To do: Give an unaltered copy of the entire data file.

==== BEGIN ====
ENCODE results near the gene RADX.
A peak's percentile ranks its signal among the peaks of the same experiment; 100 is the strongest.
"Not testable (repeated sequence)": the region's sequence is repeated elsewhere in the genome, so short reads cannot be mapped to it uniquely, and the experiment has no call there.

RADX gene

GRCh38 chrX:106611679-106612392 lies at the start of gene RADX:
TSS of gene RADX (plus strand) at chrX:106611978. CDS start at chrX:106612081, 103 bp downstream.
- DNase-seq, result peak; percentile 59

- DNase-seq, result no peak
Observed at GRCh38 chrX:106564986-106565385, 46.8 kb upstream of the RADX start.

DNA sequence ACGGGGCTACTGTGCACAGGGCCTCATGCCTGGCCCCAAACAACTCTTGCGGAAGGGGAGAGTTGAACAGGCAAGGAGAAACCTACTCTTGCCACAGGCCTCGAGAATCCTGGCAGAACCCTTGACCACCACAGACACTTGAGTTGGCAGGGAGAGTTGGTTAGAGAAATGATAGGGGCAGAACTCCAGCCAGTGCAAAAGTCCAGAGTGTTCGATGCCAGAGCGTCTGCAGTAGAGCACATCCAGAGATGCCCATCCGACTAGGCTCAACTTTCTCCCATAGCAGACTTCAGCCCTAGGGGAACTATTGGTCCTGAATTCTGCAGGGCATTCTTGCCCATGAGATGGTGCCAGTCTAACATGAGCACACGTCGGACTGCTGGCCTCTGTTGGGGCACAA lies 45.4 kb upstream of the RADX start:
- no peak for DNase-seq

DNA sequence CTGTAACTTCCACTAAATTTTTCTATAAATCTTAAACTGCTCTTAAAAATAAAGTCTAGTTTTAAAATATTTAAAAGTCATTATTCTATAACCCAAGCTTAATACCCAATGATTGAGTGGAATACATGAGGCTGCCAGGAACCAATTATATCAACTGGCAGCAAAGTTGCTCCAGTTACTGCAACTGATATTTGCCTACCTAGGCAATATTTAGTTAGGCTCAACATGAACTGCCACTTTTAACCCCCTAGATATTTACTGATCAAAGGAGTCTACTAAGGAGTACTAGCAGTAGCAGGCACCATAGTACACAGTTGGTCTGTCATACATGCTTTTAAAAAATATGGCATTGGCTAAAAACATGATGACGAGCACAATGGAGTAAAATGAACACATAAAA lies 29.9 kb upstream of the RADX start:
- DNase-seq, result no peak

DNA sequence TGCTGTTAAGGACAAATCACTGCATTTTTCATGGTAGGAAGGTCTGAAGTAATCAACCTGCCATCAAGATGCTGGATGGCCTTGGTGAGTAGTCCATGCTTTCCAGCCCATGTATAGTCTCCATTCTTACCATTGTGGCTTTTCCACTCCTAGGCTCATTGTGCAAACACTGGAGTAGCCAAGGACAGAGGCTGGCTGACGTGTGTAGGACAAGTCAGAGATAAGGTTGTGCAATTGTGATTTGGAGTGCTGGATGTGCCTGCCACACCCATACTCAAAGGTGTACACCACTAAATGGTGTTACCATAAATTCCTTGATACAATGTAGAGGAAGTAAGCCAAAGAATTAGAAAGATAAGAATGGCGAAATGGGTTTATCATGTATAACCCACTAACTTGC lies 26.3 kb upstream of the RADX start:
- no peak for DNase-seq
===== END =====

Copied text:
ENCODE results near the gene RADX.
A peak's percentile ranks its signal among the peaks of the same experiment; 100 is the strongest.
"Not testable (repeated sequence)": the region's sequence is repeated elsewhere in the genome, so short reads cannot be mapped to it uniquely, and the experiment has no call there.

RADX gene

GRCh38 chrX:106611679-106612392 lies at the start of gene RADX:
TSS of gene RADX (plus strand) at chrX:106611978. CDS start at chrX:106612081, 103 bp downstream.
- DNase-seq, result peak; percentile 59

- DNase-seq, result no peak
Observed at GRCh38 chrX:106564986-106565385, 46.8 kb upstream of the RADX start.

DNA sequence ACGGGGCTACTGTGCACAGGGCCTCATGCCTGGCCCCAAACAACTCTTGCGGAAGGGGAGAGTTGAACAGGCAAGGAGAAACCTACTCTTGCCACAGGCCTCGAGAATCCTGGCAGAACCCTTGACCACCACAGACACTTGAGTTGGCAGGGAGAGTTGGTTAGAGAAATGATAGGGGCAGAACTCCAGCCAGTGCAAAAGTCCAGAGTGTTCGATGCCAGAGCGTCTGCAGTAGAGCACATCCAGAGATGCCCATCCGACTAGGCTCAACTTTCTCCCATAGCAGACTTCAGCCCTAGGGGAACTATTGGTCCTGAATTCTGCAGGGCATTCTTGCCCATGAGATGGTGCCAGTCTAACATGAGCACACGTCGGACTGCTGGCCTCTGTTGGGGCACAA lies 45.4 kb upstream of the RADX start:
- no peak for DNase-seq

DNA sequence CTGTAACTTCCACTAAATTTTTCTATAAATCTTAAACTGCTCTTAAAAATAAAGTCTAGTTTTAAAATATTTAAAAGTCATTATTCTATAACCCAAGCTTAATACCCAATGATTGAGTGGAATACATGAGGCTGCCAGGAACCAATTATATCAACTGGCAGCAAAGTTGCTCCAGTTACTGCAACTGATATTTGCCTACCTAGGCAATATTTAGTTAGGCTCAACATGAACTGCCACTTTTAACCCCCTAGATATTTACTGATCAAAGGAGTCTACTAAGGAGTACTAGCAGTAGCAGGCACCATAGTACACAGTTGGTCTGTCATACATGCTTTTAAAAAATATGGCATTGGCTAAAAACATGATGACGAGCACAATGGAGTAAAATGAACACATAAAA lies 29.9 kb upstream of the RADX start:
- DNase-seq, result no peak

DNA sequence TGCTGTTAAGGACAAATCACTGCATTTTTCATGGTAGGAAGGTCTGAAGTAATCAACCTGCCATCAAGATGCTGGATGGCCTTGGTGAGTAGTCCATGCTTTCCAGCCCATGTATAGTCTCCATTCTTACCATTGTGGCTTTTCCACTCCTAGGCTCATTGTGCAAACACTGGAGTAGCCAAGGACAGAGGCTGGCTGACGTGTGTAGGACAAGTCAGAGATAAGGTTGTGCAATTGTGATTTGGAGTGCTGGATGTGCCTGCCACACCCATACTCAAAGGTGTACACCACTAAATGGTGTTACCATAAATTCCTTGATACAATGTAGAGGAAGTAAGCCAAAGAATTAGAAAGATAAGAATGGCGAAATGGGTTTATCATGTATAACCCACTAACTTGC lies 26.3 kb upstream of the RADX start:
- no peak for DNase-seq